A young eagle struggles to remember who he is in this tale written by husband-and-wife team William and Elizabeth Hicks.
Benjamin is one of three eaglet siblings who are attempting to ace their first flying lesson. When a strong wind blows him off course and knocks him against a cliff, he sustains injuries to his head and wing. Disoriented, he lands in a haystack on a farm where he meets a family of chickens and befriends Jeremy, the barnyard's smallest rooster. Benjamin, now suffering from avian amnesia, has no recollection of who he is or where he came from, and despite his strange appearance, he and the other farm animals (à la “The Ugly Duckling”) assume he's simply an odd-looking chicken. Ben spends his time playing acornball with Jeremy and the other animals but yearns for something greater and experiences recurrent primal urges to fly. Soon Ben's increasingly radical behavior begins to ruffle the feathers of Jeremy's father Humphrey, who fears he will corrupt and endanger his son. Meanwhile, the barnyard contends with the ongoing threat of the “Egg-stealer,” a mysterious, terrifying creature who slinks into the barn at night to steal eggs that the hens have intentionally left, hoping to appease it and prevent further carnage. Ben is determined to end the reign of the Egg-stealer and prove his worth to the community. Ben meets other creatures—a caterpillar, a dove, a hummingbird—who impart bits of wisdom that he doesn't fully understand but nevertheless confirm his suspicion that life holds greater purpose. The story may appeal to some adults, but because of its limited vocabulary, lack of complex conflicts and edification of basic axioms (such as learning to appreciate oneself and viewing one's weaknesses as strengths), it’s best suited for children. Unfortunately, the number of descriptive passages—the book’s strong point—is far surpassed by the amount of dialogue, which is sometimes trite and often goes on too long, slowing down the story. Children, however, will still root for Ben, whose greatest moment of triumph comes from believing in himself.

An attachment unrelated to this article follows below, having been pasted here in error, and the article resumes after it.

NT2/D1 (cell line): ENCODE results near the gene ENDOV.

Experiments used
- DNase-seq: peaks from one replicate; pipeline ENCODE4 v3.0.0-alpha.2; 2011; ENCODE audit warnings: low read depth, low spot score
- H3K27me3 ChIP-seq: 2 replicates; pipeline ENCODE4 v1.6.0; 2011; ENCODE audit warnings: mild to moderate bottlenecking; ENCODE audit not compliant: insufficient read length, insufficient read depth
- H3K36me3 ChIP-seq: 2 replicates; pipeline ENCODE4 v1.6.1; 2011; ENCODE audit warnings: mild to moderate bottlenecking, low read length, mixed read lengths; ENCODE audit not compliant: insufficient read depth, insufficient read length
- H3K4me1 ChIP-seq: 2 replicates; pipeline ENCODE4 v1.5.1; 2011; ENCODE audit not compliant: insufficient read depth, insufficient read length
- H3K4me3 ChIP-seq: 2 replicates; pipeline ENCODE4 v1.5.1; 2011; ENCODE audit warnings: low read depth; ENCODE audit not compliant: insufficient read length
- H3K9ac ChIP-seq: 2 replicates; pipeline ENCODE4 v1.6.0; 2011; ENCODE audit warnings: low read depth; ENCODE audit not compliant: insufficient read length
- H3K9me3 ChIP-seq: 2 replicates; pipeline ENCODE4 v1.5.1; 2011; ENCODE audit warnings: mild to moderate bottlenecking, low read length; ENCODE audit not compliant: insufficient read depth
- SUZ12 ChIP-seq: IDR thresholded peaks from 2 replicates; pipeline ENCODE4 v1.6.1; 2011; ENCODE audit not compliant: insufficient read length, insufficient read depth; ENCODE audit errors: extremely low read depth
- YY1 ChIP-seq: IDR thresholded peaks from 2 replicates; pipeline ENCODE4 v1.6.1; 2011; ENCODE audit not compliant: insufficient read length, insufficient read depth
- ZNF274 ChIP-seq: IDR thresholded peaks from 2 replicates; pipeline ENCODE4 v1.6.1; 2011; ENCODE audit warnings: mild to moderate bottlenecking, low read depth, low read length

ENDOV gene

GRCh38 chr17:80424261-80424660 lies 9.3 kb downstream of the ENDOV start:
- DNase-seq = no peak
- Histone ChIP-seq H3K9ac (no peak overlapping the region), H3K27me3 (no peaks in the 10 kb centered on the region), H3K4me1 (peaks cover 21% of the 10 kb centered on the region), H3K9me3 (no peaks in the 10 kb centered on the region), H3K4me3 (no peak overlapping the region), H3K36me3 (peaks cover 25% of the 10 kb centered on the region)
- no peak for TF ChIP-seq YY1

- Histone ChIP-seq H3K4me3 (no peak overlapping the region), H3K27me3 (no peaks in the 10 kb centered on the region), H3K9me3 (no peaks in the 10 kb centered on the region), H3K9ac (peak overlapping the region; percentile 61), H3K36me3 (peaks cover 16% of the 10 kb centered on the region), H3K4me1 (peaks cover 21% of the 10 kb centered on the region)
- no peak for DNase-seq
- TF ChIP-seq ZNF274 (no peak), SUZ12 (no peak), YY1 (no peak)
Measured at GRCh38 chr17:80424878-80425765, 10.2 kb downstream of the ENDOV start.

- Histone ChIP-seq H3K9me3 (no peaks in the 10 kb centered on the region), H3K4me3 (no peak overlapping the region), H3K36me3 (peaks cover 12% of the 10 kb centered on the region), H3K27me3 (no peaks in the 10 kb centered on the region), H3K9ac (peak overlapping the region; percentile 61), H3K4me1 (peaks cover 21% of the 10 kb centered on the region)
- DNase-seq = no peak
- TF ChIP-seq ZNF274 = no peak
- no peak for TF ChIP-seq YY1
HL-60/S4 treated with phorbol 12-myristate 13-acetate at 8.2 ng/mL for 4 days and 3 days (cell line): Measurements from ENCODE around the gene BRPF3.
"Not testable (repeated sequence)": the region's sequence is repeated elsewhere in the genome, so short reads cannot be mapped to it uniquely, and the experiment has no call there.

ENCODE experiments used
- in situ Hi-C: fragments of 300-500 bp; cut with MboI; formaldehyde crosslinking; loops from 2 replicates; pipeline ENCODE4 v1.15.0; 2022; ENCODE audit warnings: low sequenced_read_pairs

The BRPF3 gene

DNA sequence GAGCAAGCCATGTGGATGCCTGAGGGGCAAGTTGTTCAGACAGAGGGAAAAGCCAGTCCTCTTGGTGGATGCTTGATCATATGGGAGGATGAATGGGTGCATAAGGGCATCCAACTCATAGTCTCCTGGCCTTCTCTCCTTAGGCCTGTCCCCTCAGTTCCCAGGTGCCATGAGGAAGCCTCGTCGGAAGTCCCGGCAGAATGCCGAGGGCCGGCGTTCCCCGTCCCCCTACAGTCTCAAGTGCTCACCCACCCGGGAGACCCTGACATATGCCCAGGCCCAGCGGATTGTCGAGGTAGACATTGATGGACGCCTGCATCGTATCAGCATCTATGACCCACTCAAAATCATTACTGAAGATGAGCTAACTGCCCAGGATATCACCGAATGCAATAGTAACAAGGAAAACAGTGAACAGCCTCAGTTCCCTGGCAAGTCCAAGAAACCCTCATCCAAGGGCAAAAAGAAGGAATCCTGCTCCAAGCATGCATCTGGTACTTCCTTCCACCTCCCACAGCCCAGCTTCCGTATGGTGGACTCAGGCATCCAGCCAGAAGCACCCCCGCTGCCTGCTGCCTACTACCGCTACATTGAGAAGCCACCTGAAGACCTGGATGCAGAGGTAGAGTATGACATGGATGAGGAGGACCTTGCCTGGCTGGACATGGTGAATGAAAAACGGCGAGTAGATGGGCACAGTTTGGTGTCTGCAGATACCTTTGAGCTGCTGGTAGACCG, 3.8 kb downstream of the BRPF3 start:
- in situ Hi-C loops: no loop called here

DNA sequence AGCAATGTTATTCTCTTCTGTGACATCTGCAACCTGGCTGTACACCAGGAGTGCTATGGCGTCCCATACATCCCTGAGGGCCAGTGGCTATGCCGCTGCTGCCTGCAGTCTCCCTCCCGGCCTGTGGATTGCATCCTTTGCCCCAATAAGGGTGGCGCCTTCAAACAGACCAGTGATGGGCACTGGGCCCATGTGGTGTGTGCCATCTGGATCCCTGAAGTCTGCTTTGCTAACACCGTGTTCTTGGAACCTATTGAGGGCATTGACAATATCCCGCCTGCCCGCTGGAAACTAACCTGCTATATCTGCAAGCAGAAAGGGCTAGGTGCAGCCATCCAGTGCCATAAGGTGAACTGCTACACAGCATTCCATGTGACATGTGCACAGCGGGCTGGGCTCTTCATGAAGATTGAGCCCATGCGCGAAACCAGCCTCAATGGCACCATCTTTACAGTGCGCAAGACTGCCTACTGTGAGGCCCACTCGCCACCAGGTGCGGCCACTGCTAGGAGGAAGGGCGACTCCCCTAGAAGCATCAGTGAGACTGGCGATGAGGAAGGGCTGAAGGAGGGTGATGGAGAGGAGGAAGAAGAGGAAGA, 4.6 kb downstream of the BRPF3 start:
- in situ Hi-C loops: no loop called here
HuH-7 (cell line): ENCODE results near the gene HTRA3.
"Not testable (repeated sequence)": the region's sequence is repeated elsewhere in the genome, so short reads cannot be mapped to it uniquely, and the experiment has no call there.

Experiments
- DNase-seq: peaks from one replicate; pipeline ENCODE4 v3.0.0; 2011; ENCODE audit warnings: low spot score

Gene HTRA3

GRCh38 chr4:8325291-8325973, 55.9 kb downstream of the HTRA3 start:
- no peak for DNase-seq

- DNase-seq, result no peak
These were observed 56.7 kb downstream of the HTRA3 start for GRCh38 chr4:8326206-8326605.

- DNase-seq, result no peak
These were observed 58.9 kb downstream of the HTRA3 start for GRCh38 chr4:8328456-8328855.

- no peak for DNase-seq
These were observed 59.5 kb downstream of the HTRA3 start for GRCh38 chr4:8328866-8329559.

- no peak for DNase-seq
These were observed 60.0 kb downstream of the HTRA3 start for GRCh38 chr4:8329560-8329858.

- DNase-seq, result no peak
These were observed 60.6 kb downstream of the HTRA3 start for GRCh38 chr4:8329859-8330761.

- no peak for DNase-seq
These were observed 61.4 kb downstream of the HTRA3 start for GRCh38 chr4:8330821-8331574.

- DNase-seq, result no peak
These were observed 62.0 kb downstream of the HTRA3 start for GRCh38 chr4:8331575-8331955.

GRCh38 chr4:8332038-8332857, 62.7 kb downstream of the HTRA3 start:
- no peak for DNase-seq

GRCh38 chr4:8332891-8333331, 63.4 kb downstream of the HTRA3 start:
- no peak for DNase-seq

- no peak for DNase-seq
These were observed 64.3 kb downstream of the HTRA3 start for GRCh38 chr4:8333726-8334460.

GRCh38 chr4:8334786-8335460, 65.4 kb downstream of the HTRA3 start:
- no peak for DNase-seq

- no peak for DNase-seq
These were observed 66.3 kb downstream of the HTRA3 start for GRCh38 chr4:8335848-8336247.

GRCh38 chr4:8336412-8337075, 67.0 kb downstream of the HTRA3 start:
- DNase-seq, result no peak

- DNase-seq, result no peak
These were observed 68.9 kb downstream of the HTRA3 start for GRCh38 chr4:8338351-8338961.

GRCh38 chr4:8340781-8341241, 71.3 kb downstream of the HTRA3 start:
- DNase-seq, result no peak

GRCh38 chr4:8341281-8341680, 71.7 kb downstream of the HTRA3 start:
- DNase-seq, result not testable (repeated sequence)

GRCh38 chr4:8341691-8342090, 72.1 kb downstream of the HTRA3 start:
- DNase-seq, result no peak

Verbose, but validating nonetheless.